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French philosopher Simone Weil in the 1930s wrote: “Never react to an evil in such a way as to augment it.” In recent days, the United States has endured yet another spasm of senseless violence, this time in El Paso, Texas and in Dayton, Ohio. The two young men who conducted these mass casualty attacks were evil, plain and simple. Yet, to listen to the media, one would think the shooters were motivated solely by politics. And, depending on your own political proclivities, you’ve got your choice of narrative to pick from this time around, since one shooter appears to have been right wing and the other a confirmed leftist.
If neither of those narratives works for you, you can always cling to the even more simplistic notion that both shooters were just the most recent victims of some kind of mental health crisis.
Each of these simple explanations is wrong. In fact, as legendary physicist Neil de Grasse Tyson pointed out, gun-related deaths are not even a leading cause of death in the United States today. Though it’s true that mental health and our system of dealing with mental health in the United States has declined over at least the last 30 years, that decline is not to blame for the recent spate of mass shootings. After all, if declining mental health were the principal cause, why aren’t we seeing even more mass shootings than we’ve already experienced?
Contrary to the narratives, the two young men who shot their way to infamy in Texas and Ohio did not act out of any discernible political motivation. Yes, they had political opinions and expressed them on social media. But, that does not explain why they did what they did. Nor did they commit their heinous crimes because they were crazy.
Put simply, these two young men were evil. Yes, evil. Because of their actions, two small, quiet American communities have been upended; 22 people in El Paso are dead and at least nine innocent people are dead in Dayton—including the shooter’s own sister.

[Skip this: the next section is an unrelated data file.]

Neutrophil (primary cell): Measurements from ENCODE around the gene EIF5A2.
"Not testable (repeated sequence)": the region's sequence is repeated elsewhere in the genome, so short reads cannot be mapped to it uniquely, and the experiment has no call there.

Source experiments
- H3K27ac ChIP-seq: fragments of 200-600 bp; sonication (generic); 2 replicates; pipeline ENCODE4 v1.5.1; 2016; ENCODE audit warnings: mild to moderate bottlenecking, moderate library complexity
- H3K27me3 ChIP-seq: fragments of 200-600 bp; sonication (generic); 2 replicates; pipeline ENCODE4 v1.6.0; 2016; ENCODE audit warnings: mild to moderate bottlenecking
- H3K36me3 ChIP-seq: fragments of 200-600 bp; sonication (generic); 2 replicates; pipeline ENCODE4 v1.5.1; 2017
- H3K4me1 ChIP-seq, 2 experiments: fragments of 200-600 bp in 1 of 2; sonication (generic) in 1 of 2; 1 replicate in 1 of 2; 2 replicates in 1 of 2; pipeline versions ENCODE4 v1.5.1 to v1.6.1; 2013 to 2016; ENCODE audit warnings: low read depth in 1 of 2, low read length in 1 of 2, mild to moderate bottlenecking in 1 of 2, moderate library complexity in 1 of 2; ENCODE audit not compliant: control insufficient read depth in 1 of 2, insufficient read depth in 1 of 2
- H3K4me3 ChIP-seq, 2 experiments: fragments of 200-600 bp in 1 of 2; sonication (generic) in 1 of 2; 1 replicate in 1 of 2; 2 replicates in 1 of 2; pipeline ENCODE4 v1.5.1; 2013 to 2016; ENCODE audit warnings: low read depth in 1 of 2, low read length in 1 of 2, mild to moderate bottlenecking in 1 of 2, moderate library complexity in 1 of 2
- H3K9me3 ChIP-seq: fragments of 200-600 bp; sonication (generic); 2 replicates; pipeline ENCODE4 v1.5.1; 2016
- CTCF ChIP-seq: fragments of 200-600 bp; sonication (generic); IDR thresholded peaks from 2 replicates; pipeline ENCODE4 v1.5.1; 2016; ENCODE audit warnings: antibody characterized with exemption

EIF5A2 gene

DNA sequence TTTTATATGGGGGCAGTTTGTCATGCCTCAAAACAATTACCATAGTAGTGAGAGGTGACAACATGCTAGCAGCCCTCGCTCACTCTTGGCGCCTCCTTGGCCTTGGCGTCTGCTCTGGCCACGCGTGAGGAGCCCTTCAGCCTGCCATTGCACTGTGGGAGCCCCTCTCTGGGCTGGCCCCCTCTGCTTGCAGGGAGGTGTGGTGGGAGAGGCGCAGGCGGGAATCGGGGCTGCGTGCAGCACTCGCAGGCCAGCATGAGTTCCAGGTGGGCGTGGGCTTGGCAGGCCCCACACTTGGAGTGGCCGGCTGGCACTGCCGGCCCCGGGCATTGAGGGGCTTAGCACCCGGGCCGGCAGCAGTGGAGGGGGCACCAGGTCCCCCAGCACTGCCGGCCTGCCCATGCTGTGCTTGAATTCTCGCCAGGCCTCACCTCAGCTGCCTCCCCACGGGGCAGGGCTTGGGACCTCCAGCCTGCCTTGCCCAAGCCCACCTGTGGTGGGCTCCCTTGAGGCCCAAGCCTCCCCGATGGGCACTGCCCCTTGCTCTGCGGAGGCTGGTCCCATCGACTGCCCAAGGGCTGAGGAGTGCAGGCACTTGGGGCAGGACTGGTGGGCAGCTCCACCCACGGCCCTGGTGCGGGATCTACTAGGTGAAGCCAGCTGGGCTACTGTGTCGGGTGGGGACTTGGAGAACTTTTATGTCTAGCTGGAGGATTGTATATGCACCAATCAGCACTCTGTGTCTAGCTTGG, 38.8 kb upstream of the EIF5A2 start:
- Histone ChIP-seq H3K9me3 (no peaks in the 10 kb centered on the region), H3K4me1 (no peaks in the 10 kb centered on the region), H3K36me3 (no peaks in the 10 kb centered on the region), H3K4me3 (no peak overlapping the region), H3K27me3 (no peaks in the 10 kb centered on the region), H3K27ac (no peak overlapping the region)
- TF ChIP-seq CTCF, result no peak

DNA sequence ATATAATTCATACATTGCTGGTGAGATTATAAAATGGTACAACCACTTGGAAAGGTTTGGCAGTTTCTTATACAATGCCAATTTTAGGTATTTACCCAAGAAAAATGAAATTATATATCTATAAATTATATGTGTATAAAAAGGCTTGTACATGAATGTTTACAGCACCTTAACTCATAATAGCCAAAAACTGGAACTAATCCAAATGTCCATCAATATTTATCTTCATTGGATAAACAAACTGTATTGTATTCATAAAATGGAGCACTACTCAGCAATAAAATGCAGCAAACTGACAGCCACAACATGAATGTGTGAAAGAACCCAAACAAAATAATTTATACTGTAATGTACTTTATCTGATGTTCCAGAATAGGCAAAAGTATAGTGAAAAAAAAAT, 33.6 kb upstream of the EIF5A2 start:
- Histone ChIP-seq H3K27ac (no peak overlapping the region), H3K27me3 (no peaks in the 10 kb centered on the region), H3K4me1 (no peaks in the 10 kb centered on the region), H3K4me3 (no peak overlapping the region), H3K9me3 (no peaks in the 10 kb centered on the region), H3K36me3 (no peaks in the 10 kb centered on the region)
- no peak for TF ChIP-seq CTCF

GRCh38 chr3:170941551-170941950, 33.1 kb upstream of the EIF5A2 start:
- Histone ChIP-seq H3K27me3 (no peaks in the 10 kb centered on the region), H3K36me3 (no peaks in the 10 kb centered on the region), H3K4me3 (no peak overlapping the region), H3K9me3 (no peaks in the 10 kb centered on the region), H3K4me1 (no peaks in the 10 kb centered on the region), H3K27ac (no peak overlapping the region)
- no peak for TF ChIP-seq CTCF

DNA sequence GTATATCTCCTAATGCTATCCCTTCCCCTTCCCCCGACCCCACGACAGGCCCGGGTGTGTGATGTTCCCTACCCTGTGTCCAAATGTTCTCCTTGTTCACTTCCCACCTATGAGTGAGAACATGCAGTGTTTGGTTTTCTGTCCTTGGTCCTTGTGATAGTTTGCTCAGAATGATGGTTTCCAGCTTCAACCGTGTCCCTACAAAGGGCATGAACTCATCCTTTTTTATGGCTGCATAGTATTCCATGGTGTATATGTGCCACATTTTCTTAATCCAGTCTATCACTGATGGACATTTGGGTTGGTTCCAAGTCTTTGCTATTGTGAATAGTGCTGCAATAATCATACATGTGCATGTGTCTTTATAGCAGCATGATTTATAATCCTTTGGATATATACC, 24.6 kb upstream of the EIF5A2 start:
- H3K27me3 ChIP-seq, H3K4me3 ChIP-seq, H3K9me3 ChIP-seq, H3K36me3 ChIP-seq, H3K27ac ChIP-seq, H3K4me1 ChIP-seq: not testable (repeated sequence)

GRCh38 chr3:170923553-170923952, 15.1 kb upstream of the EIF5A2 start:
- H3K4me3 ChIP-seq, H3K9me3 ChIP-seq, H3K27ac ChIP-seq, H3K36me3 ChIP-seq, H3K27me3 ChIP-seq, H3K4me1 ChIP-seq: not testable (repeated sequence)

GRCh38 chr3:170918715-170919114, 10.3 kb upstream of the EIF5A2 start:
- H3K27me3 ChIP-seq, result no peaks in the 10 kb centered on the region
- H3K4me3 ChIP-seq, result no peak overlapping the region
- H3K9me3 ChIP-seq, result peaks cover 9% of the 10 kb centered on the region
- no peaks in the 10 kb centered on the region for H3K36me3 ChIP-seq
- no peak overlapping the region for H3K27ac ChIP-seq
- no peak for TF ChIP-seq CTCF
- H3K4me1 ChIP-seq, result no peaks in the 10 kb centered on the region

Why are we so hard-pressed in America today to recognize that evil exists, or that there is often little besides standing strong to be done about it? Good people do and will suffer because of evil. The men who conducted these attacks should be punished severely. That is why we are supposed to have the rule of law in this country. What we cannot do is allow the perpetrators of these evil acts to be absolved by engaging in a game of blaming each other—and ourselves—for their crimes.
In this regard, Simone Weil’s admonishment from 1933 is as true now as it was then. As a society, we should do nothing that augments and amplifies the evil acts that have been perpetrated in El Paso and Dayton. But that is precisely what we Americans have been doing in recent decades after every one of these atrocities. Neither the American people, nor gun laws, nor video games, nor mental health policy, nor political opinions, nor President Trump, nor Elizabeth Warren is responsible for these crimes.
Instead of being honest about this, our political elites are eager to use the events to score points. Reject answers that are too easy to be good.
Time to ban guns, says Representative Dan Crenshaw, a Texas Republican. As a former Navy SEAL who has seen combat, he should know that evil exists. A jihadi armed with an IED assembled out of basic home goods is as effective in killing innocent people as a young adult in El Paso or Dayton, armed with a gun. It’s the evil, not the guns.
After 9/11 the political class warned us against disrupting our lifestyles. We were prompted to continue buying things and living our lives as though nothing had happened. Why? Because evil only prevails when the good and innocent people of the world change their behavior to better comport with the demands of evil. Now, these same elites blame everyone but the attackers for the recent bloodshed and insist that everyone change their way of life to prevent future acts of evil.
Of course, our political elite are so blinkered by their progressivism that they are incapable of ascribing evil to anything other than the Right. The two shooters could not have done what they did simply because they felt like being bad or sowing chaos. Oh, no! There is a larger, political reason and a policy must be enacted to correct it.
We used to overcome evil with strength and stoicism. Now we embrace it with our false sense of understanding and our endless, political self-flagellation. No law or executive order can change human nature. This is something the utopian Left has never learned. They still labor under the delusion that man is a perfectible creature. He is not. And we all suffer because of that delusion.
Man’s nature is flawed but it is fixed, as Adam Smith said. Anyone who believes otherwise will do exactly what Simone Weil begged us not to do: react to an evil in such a way as to augment it.
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